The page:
Winning was everything for Scotland manager Steve Clarke as his side beat Cyprus 2-1 in Nicosia.
John McGinn swept home a 53rd-minute winner and Scotland survived a few late scares to move third in their Euro 2020 qualifying group.
The visitors had an early reprieve when George Efrem’s shot bounced off the underside of the bar and appeared to cross the line.
The goal was not given and Ryan Christie soon netted a glorious 12th-minute opener before Efrem got his goal with a well-struck volley two minutes after the break.
Scotland will finish third if they get a draw at home to Kazakhstan on Tuesday, but Clarke is desperate to build a winning mentality ahead of the play-offs in March after a four-match losing streak ended their automatic qualification hopes.
Cyprus head coach Ran Ben Shimon claimed the better team lost but Clarke was not bothered about his counterpart’s assessment.
“It was important to build on the San Marino victory,” the former Scotland defender said. “We knew coming here would be a difficult game because it was a difficult game at Hampden in June, a very similar game where we got ourselves in front and I thought when we went in front we were the better team.
“Second half we conceded to another set play or second phase from a set play, but it was a wonderful strike, you have to give the lad Efrem credit.
“The reaction to that was great, getting ourselves back in front with a really good team goal. And then we showed a little bit of resilience to get the three points we wanted.
“I’m not going to sit here and say it was a fantastic performance. It was a good performance. And sometimes when you are coming out of the run of games we are coming out of, it’s more important to win than the performance.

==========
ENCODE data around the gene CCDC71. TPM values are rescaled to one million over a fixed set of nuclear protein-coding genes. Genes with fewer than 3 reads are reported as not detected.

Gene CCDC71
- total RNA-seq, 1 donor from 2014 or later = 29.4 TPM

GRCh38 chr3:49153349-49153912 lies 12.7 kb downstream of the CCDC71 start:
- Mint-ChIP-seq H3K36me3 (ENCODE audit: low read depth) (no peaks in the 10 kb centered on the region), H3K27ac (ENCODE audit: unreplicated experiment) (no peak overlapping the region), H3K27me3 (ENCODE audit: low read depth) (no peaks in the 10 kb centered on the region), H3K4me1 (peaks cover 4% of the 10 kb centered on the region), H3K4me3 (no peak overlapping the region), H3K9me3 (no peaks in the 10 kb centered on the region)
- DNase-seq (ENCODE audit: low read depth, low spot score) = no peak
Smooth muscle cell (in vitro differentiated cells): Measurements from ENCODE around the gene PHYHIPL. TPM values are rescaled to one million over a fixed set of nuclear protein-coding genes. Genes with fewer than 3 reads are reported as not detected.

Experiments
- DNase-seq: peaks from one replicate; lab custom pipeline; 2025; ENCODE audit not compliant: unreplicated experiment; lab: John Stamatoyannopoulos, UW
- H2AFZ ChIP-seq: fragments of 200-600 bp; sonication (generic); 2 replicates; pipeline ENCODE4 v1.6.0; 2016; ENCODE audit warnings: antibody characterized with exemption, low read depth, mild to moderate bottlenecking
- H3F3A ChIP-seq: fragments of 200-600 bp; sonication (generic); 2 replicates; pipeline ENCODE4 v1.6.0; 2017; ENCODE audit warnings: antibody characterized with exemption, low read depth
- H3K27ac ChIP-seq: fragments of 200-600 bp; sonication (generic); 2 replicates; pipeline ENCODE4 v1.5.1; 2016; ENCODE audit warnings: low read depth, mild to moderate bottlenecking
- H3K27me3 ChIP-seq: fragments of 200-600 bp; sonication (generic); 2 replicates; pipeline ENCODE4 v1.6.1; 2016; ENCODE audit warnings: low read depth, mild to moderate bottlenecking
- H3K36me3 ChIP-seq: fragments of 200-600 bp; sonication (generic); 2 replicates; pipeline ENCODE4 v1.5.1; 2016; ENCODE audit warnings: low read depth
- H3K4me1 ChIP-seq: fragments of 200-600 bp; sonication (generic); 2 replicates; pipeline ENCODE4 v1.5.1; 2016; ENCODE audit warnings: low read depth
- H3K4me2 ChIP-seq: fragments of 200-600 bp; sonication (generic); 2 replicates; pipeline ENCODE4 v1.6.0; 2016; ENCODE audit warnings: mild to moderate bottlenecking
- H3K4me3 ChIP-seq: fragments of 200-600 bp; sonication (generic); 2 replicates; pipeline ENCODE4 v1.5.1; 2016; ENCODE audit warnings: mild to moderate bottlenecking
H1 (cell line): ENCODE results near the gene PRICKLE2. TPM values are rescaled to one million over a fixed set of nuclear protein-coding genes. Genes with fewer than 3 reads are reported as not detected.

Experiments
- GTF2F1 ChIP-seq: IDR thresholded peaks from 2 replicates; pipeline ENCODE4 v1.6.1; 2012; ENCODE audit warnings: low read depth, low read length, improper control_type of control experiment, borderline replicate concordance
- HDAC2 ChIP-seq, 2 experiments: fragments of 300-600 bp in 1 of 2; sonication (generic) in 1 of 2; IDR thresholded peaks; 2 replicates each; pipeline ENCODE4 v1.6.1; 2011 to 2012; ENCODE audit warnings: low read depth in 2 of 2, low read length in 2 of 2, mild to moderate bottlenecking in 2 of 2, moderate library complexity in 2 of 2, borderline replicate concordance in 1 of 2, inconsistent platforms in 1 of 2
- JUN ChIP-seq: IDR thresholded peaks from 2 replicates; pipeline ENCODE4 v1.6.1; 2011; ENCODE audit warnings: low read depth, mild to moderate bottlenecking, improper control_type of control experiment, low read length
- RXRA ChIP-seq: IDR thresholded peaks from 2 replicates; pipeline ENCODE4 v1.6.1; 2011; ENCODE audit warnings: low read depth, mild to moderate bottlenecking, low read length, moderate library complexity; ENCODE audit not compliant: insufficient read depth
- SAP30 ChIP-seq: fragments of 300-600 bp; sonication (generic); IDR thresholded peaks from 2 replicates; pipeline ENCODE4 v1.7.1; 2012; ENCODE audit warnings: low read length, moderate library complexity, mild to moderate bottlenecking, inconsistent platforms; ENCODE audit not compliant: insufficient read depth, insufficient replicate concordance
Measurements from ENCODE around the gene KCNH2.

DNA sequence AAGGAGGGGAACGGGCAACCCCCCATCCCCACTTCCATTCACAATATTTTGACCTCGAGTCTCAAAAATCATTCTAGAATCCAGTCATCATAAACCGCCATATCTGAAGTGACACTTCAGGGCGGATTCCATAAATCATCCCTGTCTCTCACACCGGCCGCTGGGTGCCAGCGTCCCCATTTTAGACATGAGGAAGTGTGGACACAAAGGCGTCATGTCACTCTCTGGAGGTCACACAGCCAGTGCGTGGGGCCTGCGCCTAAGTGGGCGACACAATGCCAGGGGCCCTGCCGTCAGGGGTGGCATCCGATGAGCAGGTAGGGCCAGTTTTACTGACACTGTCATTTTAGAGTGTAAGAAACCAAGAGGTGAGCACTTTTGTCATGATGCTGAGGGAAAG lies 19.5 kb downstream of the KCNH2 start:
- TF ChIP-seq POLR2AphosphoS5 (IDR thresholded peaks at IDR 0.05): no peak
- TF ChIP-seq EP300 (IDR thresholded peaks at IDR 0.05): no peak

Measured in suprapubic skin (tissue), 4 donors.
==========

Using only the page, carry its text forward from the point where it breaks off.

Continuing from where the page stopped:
“The win was crucial for us because it gives us the opportunity to go home against Kazakhstan, another three points and that would set us up nicely for the play-off games in March.”
Clarke was delighted to see his side brush off the disappointment of conceding after they capitulated in a 4-0 reverse in Russia last month.
“The response was really pleasing because we spoke about it at half-time, funnily enough,” he said.
“I pointed out to them that at 0-0 in Russia at half-time everyone felt quite good in the dressing-room and our reaction to the adversity of losing the first goal over there wasn’t great.
“So we spoke about it and the reaction to their goal was really good. We got ourselves back in front with a great team goal.”
Clarke was not convinced Efrem’s early effort was a goal.
“I’ve seen the stills but stills are confusing,” said Clarke. “I wouldn’t go on the live pictures or the pictures that are in play, it’s very difficult to say that ball is over the line and if the officials have the same doubt then they can’t give the goal.
“You see now with the modern game, players taking corner kicks and you are convinced the ball is outside the quadrant but it only has to overhang a little bit. So I am not sure the whole ball was over the line.”
Shimon felt the incident was the “decisive moment in the game”.
He added: “To lead after six minutes would have been crucial. It was half a metre inside.
“I never speak about referees but it was a poor performance from the referee.”
He added: “The team that tried to play football lost this game. The ball was in the corner for six minutes in the latter stages.
“We prepared for long balls, but not that amount of long balls. I have respect for opponents but the better team lost.”
Meanwhile, Clarke allayed injury concerns over Steven Naismith after taking the striker off immediately after he went down clutching his leg.
“Steven is fine,” Clarke said. “The substitution was already going ahead.”